Tuscon, Arizona (WiredPRNews.com) — On Wednesday, after defamatory comments were made on the Internet about two female Yale Law School students, one of the defendants of the federal lawsuit was identified.
According to court papers, the two women have filed new documents in the U.S. district court against Mathew C. Ryan of Austin, Texas. Through the subpoenas and Internet services provider, the women have learned the identities of many other defendants involved in this offense. These women are also trying to resolve claims against the alleged offenders before making the final decision to name them.
This move largely threatens to expose the law students as well as renew the debate about the matter that anonymous scribes of Internet could be identified and held lawfully responsible for the malicious postings. According to a legal analyst, this case is not unique but can be taken as a reminder about the fact that it is easy to trace all anonymous postings that are posted on the Internet.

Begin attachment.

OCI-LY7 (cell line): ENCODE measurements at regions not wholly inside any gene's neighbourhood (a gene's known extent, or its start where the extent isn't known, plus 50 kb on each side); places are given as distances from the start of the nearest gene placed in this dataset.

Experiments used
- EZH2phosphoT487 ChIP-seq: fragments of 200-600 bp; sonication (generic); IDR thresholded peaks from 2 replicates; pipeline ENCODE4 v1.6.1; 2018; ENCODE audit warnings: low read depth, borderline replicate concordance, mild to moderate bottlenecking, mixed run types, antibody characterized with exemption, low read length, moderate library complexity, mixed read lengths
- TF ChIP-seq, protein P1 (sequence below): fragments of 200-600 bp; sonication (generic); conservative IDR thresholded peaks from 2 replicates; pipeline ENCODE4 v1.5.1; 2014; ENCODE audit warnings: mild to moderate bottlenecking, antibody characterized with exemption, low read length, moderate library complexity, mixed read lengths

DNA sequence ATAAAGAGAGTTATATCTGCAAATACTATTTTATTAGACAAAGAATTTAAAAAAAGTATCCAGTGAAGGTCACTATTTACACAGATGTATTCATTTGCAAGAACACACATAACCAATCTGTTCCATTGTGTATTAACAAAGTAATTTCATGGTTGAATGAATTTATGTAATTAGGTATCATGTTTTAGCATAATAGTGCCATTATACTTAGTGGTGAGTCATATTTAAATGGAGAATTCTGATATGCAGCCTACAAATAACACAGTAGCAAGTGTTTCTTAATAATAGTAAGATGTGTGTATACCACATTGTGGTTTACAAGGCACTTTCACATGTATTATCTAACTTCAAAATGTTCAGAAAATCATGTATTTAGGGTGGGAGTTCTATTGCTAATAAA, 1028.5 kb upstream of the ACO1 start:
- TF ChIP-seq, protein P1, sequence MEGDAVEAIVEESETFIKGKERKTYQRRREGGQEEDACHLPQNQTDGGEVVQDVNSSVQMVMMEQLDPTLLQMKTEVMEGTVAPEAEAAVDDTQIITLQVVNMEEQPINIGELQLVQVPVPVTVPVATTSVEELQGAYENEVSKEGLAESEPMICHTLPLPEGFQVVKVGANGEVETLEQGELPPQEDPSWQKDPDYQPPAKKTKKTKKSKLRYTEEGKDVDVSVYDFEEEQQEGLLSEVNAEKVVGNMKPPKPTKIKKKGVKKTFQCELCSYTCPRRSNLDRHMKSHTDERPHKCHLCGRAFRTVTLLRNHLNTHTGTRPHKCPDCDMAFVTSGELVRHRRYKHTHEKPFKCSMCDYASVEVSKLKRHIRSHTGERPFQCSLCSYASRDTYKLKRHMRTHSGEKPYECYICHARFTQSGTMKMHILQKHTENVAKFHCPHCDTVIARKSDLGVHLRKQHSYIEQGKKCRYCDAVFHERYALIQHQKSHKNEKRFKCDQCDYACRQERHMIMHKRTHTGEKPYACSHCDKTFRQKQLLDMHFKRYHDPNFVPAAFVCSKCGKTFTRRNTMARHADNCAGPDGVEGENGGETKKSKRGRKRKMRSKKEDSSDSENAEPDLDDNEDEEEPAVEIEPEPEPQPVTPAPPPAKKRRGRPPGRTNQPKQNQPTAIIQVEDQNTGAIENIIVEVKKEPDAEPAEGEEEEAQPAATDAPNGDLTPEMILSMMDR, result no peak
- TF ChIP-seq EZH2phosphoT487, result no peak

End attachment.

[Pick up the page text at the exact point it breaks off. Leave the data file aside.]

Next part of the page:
One of the professors at George Washington University Law School, Daniel Solove commented, “A lot of people don’t really think about that.” He further added, “I do think it’s going to have an effect on what people say. It’s one of the most prominent cases of its type.” The lawsuit filed last year charges that both female students were badly defamed by repeated postings as they threatened and harassed the women sexually.
According to the court papers, the postings were made on a discussion board wherein law schools as well as colleges generally draw about 80,000 to 1 million visitors per month. As per the comments of the women, Ryan made slurs that were sexually charged and posted them on the web. These postings also included one false claim that one of the female students had a sexually transmitted disease.
Wired Law Reporter